Preventive surgery could help women carrying genetic mutations favoring breast and ovarian cancer, though the surgery suggested by a new research is rather drastic as it calls for removing the breasts or ovaries before the first signs of the disease.

The study, conducted by a team of researchers at the University of Pennsylvania School of Medicine, and published in the latest issue of the Journal of American Medical Association, says that in general women who choose to get these surgeries done will reduce their risk of dying of breast of ovarian cancer by 70 to 80 percent.

Senior author Dr. Timothy Rebbeck of the University says the 22-Center trial was one of the largest ever that studied more than 2,500 women who had inherited mutations in the BRCA1 or the BRCA2 genes.

These mutations carry a lifetime risk of breast cancer ranging between 56 to 84 percent while the risk of ovarian cancer ranges between 36 and 63 percent for BRCA1 mutation careers and between 10 to 27 percent for BRCA2 mutation carriers.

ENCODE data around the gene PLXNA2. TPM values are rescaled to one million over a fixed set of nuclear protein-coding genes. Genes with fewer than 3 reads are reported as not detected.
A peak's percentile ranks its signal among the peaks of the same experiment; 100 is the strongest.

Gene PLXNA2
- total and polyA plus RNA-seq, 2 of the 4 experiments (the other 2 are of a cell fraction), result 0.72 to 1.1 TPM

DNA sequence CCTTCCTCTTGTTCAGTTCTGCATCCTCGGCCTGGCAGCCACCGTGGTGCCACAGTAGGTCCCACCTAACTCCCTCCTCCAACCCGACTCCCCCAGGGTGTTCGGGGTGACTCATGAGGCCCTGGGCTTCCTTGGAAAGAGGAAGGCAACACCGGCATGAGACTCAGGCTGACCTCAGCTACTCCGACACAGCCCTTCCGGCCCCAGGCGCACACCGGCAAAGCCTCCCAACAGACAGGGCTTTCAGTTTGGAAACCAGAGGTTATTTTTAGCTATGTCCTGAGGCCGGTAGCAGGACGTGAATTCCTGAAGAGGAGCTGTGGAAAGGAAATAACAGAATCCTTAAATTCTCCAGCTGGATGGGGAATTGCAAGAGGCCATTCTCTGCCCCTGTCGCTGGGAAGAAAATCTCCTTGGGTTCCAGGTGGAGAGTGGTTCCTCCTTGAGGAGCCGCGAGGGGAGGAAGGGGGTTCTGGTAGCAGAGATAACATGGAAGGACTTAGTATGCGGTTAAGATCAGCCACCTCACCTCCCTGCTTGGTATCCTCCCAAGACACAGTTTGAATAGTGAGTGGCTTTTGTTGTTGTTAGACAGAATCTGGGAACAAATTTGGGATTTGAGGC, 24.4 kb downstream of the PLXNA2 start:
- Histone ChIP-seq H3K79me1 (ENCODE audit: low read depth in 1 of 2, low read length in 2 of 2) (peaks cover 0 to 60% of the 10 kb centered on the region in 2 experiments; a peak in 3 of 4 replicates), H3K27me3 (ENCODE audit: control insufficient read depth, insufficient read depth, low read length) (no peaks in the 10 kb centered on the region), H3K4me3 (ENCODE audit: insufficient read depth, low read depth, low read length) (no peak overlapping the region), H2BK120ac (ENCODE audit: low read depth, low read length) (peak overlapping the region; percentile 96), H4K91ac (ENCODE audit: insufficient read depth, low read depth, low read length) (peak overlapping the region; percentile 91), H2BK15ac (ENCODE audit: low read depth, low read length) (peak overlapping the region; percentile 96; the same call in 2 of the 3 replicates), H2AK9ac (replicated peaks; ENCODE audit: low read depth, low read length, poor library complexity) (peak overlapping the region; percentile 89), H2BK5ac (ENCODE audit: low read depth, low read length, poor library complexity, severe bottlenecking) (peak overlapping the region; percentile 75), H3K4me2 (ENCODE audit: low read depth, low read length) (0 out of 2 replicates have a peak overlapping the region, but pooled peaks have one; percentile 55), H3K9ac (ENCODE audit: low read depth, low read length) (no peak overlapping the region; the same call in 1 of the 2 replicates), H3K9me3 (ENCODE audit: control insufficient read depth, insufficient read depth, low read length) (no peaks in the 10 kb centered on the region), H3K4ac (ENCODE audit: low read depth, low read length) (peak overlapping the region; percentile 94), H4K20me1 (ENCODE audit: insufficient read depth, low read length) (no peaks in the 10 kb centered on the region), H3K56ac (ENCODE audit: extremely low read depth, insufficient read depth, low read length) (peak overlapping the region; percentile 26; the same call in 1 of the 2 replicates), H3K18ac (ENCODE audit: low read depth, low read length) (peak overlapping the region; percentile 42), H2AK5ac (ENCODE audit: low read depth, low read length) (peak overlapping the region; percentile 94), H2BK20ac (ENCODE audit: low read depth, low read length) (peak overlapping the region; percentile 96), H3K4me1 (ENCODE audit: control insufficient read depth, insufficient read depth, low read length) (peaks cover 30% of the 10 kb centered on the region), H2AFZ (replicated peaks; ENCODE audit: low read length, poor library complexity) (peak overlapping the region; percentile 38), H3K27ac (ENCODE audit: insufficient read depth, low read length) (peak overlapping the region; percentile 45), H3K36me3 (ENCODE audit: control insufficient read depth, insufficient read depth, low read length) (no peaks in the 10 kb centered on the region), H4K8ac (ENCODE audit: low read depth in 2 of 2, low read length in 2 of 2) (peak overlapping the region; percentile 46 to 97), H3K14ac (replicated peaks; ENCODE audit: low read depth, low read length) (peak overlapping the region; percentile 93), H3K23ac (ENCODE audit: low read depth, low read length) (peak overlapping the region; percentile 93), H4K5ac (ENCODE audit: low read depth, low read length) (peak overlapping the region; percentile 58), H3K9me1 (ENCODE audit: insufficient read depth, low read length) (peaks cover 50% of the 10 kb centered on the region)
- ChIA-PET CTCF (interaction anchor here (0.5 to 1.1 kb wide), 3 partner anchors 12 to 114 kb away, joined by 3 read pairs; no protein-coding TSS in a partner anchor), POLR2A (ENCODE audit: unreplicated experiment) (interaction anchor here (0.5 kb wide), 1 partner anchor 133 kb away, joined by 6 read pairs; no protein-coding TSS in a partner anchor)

Nearly 50 percent of the women who took part in the study had undergone either mastectomies (to remove breasts) or salpingo-oophorectomies (to remove ovaries and fallopian tubes) between 1974 and 2008. These women were followed for an average of three years during which no events of breast or ovarian cancers were seen.

However, seven percent of the women in the group who had not undergone surgery were diagnosed with breast cancer. Over six years of follow-up, the incidence of ovarian cancer among BRCA2 mutation carriers who were operated upon was zero while three percent of the group who did not have surgery did report ovarian cancer.

"One of the main messages of our study is that salpingo-oophorectomy should be part of any management plan for any woman who is found to have these genetic mutations," says Rebbeck while suggesting that there was nothing else that could actually reduce a woman's risk to cancer to such an extent.

The researchers further emphasized that all women with a family history of early breast or ovarian cancer should undergo genetic testing and hoped that the latest research will encourage more women to ask their primary care physicians if they need to seek genetic counseling for cancer.